Managing Your Mental and Emotional Health During the Coronavirus Crisis

We all have a need to experience a sense of community and belonging. This is fundamental to maintaining our mental and emotional health. At this time, it is important to recognize the negative psychological impact of a widespread quarantine, and find ways to reduce its impact.
Social isolation can be quite devastating to an individual. Traumatic stress symptoms, boredom, confusion, fear, anxiety, and anger can develop.

We must all exercise patience and endurance, as this crisis may last longer than we think. As the quarantine drags out, frustration and financial loss will deepen. Ultimately we will see long-lasting effects in society. Hence, we need to increase our resilience in this crisis so that we can get through this emotionally and financially difficult time. While there are many things that we cannot control during these challenging COVID-19 times, there are some important actions we can take to help ourselves and support others.

  1. Put limits on the amount of time spent watching the media. Stay informed, but be intentional in choosing reliable sources of information and limit your overall exposure to the deluge of information about the coronavirus.
  2. Take care of your physical health and keep your immune system functioning optimally:
    Get adequate sleep. Enjoy 7–8 hours of sleep per night. It’s vitally important for all age groupsRemain hydrated. Drink plenty of water. Avoid excessive amounts of caffeine and sugar-sweetened sodasEat healthfully and at regular times. Fruits and vegetables are rich in health-promoting anti-oxidants and anti-inflammatory compounds vital in the fight against coronavirus.Avoid junk foods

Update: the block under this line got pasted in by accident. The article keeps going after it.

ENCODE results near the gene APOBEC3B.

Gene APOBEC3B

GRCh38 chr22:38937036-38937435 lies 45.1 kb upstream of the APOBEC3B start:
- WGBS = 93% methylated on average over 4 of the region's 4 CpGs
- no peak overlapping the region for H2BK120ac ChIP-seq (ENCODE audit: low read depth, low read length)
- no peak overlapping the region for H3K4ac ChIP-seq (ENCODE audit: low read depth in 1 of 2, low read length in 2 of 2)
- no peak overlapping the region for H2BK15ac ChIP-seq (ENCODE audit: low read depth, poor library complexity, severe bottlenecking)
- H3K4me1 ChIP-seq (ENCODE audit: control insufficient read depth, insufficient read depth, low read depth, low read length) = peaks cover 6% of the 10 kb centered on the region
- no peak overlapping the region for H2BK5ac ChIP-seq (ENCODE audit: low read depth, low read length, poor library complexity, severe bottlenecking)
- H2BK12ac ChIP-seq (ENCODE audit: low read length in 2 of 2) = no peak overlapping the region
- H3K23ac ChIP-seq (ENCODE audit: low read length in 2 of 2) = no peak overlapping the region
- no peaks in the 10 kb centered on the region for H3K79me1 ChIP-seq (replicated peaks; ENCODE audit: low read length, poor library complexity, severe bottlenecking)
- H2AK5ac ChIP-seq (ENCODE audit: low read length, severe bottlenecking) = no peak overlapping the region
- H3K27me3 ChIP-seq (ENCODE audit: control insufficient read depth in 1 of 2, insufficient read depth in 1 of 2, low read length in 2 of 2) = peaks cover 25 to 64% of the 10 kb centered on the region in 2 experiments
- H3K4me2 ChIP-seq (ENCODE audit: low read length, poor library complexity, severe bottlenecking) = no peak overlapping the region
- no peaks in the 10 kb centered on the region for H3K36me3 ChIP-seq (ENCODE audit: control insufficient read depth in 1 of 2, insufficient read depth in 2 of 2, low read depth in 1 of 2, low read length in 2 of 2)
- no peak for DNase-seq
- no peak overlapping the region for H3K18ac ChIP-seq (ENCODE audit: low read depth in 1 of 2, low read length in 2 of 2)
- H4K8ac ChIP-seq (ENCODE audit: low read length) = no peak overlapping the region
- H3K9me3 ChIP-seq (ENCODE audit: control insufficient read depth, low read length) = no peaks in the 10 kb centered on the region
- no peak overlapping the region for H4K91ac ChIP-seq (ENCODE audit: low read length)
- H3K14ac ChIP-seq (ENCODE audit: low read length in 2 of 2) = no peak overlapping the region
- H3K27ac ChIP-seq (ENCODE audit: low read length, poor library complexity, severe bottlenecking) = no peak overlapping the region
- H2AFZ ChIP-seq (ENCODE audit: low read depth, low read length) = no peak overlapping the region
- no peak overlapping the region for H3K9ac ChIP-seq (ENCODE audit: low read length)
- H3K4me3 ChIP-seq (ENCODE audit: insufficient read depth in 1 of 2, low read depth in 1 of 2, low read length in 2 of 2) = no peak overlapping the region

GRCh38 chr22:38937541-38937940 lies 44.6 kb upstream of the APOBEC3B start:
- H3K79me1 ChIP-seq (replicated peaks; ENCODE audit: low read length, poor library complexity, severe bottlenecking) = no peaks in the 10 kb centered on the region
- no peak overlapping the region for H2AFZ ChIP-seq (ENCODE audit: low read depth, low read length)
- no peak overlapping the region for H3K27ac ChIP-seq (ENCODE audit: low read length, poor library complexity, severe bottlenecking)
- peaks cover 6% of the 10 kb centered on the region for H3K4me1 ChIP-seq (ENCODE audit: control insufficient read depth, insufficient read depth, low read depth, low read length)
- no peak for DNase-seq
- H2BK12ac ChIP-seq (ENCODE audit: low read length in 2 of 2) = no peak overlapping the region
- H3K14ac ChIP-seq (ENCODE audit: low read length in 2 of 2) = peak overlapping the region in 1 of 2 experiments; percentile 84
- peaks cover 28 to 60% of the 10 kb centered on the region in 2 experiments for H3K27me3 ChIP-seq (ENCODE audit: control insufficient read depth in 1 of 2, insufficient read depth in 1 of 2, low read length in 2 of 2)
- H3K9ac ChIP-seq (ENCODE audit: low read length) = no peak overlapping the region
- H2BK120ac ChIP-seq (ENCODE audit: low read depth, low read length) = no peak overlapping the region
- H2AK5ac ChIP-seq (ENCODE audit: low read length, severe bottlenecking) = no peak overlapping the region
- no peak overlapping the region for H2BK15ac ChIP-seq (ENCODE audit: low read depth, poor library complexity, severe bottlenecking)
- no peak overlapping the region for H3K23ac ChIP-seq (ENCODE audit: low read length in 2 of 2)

Engage in daily exercise, preferably outdoors. Time spent in nature every day helps to diminish stress. Exercise helps one maintain a positive attitude

    Set aside 15 minutes each day for a moment of relaxation, a time to reflect upon positive and happy events.

  3. Connect with family and friends by various internet formats, such as Facebook, FaceTime, Instagram, etc., or connect with them by phone. Enjoy pleasant conversation unrelated to COVID-19. Limit your conversations about the pandemic and its effects. If you focus too much on distressing news, your stress will increase.
  4. Develop meaningful community connections. At this time, opportunities to volunteer can be beneficial as we can find new ways to help the poor, homeless, those feeling alone, and those needing food and medications delivered to them due to being self-quarantined. This helps mitigate the feelings of desperation and isolation in our community. Having a sense of belonging to a nurturing community promotes healing for us.
  5. Plan a summer vacation to your favorite holiday location. Reflect on past vacations where you have enjoyed a lot of fun. These memories give comfort and composure to your life.
  6. Adopt a positive attitude. It can lift the gloomy clouds. Look beyond the stressful moment. Manage your thought patterns as they have a strong influence upon your emotions. Negative thoughts yield negative emotions, while optimistic thoughts produce positive emotions. Reach out to others you trust to talk about your fears, worries, frustrations, sadness and anger. Keeping everything inside only intensifies the pain, and exacerbates feelings of fear and anxiety.
  7. Meditation or prayer provides us with an oasis of calm in these times of uncertainty and fear. While others worry and despair in the storm, we can experience peace. Remember God is in control. He takes care of all our safety needs and provisions. Select a favorite poem or passage of hope and place that message in a strategic location where you can easily refer to it anytime.
  8. Don’t be afraid to ask for help. Many who are in isolation or quarantine may experience trauma and despair. It is important to reach out for professional help as this time. You can access the help of a psychologist, professional counselor, or any other mental health professional, during this crisis.


Dr. Winston Craig

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